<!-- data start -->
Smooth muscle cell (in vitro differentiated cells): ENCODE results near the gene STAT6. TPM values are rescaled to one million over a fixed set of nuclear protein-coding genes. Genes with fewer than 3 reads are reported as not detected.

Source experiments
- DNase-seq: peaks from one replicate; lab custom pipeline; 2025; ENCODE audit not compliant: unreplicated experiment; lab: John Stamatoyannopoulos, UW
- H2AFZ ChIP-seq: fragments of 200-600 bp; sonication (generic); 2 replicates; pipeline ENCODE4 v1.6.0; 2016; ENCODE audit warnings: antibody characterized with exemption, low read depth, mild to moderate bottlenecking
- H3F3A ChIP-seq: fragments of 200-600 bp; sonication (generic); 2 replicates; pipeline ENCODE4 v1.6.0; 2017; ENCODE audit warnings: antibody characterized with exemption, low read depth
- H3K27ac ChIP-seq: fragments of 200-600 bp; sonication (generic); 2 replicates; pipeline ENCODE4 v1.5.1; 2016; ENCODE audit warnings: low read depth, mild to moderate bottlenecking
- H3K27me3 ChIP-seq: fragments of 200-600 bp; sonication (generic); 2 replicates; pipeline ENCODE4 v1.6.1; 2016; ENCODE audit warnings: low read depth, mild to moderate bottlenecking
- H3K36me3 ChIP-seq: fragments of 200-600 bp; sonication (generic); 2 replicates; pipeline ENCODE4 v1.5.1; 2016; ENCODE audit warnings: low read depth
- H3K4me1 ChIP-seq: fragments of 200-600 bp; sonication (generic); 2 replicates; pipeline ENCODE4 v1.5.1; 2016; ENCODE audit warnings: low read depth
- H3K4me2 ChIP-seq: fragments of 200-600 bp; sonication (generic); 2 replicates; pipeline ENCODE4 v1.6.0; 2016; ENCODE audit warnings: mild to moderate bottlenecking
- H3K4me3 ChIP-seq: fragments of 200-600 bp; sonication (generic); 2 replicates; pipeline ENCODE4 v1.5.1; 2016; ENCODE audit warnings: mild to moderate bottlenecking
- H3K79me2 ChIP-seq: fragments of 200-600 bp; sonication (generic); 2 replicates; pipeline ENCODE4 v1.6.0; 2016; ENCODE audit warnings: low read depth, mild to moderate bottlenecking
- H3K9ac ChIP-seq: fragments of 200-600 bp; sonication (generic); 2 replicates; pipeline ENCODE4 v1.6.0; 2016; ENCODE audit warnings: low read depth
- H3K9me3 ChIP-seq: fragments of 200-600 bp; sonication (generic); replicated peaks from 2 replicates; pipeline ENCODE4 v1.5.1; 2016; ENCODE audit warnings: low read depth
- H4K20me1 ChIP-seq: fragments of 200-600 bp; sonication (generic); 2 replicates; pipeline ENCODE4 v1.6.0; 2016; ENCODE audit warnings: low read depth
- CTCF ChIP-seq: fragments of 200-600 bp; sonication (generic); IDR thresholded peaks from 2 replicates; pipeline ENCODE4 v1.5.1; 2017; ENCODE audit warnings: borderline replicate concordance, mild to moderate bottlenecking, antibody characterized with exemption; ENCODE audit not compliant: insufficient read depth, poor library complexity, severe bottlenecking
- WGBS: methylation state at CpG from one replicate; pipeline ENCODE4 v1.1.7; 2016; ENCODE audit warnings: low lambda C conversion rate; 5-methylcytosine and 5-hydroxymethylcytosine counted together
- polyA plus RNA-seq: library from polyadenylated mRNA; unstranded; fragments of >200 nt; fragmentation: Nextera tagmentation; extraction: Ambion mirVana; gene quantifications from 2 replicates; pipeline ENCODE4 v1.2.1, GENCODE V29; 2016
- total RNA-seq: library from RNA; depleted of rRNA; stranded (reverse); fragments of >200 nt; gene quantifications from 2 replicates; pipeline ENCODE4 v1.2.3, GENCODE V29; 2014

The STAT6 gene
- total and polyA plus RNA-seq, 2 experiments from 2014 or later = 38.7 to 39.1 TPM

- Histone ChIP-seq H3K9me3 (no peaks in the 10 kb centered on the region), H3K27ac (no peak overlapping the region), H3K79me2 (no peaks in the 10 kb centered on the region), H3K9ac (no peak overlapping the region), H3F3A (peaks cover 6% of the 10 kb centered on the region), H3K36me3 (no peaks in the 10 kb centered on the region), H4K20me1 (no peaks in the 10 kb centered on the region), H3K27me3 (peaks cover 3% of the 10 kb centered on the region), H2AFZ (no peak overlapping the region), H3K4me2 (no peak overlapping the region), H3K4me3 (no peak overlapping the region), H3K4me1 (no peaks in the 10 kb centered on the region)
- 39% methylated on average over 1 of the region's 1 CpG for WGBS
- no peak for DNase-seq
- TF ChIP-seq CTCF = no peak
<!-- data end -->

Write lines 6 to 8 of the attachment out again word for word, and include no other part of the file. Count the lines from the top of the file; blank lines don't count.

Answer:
- H3K27ac ChIP-seq: fragments of 200-600 bp; sonication (generic); 2 replicates; pipeline ENCODE4 v1.5.1; 2016; ENCODE audit warnings: low read depth, mild to moderate bottlenecking
- H3K27me3 ChIP-seq: fragments of 200-600 bp; sonication (generic); 2 replicates; pipeline ENCODE4 v1.6.1; 2016; ENCODE audit warnings: low read depth, mild to moderate bottlenecking
- H3K36me3 ChIP-seq: fragments of 200-600 bp; sonication (generic); 2 replicates; pipeline ENCODE4 v1.5.1; 2016; ENCODE audit warnings: low read depth